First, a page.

2. Create a temporary directory to hold the LDIF files:

      mkdir /tmp/ldif_output
      
    3. Now use slapcat to convert the schema files:

      slapcat -f schema_convert.conf -F /tmp/ldif_output -n0 -s "cn={12}kerberos,cn=schema,cn=config" > /tmp/cn=kerberos.ldif
      

      Change the above file and path names to match your own if they are different.

    4. Edit the generated /tmp/cn\=kerberos.ldif file, changing the following attributes:

      dn: cn=kerberos,cn=schema,cn=config
      ...
      cn: kerberos
      

      And remove the following lines from the end of the file:

      structuralObjectClass: olcSchemaConfig
      entryUUID: 18ccd010-746b-102d-9fbe-3760cca765dc
      creatorsName: cn=config
      createTimestamp: 20090111203515Z
      entryCSN: 20090111203515.326445Z#000000#000#000000
      modifiersName: cn=config
      modifyTimestamp: 20090111203515Z
      
      [Note]

      The attribute values will vary, just be sure the attributes are removed.

    5. Load the new schema with ldapadd:

      ldapadd -x -D cn=admin,cn=config -W -f /tmp/cn\=kerberos.ldif
      
    6. Add an index for the krb5principalname attribute:

      ldapmodify -x -D cn=admin,cn=config -W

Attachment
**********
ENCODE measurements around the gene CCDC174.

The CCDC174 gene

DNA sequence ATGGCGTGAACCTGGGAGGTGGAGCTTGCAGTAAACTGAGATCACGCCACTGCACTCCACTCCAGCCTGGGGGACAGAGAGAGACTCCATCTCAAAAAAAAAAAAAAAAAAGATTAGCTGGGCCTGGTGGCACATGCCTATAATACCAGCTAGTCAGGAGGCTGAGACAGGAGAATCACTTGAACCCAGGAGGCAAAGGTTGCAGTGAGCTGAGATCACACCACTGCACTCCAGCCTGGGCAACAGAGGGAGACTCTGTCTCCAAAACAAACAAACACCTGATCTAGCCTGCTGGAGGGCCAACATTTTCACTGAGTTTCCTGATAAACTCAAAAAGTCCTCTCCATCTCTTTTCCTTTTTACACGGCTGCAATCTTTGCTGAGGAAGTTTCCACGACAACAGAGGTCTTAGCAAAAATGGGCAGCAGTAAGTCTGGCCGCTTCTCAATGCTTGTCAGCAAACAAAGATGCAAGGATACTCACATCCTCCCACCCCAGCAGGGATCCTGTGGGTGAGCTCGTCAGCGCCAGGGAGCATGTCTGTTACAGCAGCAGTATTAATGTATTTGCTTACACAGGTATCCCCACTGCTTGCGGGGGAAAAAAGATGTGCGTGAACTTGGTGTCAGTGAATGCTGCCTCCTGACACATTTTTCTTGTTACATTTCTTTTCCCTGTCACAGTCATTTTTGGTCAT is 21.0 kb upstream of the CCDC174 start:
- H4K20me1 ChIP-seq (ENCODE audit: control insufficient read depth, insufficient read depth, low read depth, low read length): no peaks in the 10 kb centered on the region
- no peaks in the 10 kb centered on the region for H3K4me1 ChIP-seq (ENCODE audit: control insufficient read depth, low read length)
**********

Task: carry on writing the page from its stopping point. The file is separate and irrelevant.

Enter LDAP Password:
      dn: olcDatabase={1}hdb,cn=config
      add: olcDbIndex
      olcDbIndex: krbPrincipalName eq,pres,sub
      
      modifying entry "olcDatabase={1}hdb,cn=config"
      
    7. Finally, update the Access Control Lists (ACL):

      ldapmodify -x -D cn=admin,cn=config -W
      Enter LDAP Password: 
      dn: olcDatabase={1}hdb,cn=config
      replace: olcAccess
      olcAccess: to attrs=userPassword,shadowLastChange,krbPrincipalKey by dn="cn=admin,dc=exampl
       e,dc=com" write by anonymous auth by self write by * none
      -
      add: olcAccess
      olcAccess: to dn.base="" by * read
      -
      add: olcAccess
      olcAccess: to * by dn="cn=admin,dc=example,dc=com" write by * read
      
      modifying entry "olcDatabase={1}hdb,cn=config"
      
      

That's it, your LDAP directory is now ready to serve as a Kerberos principal database.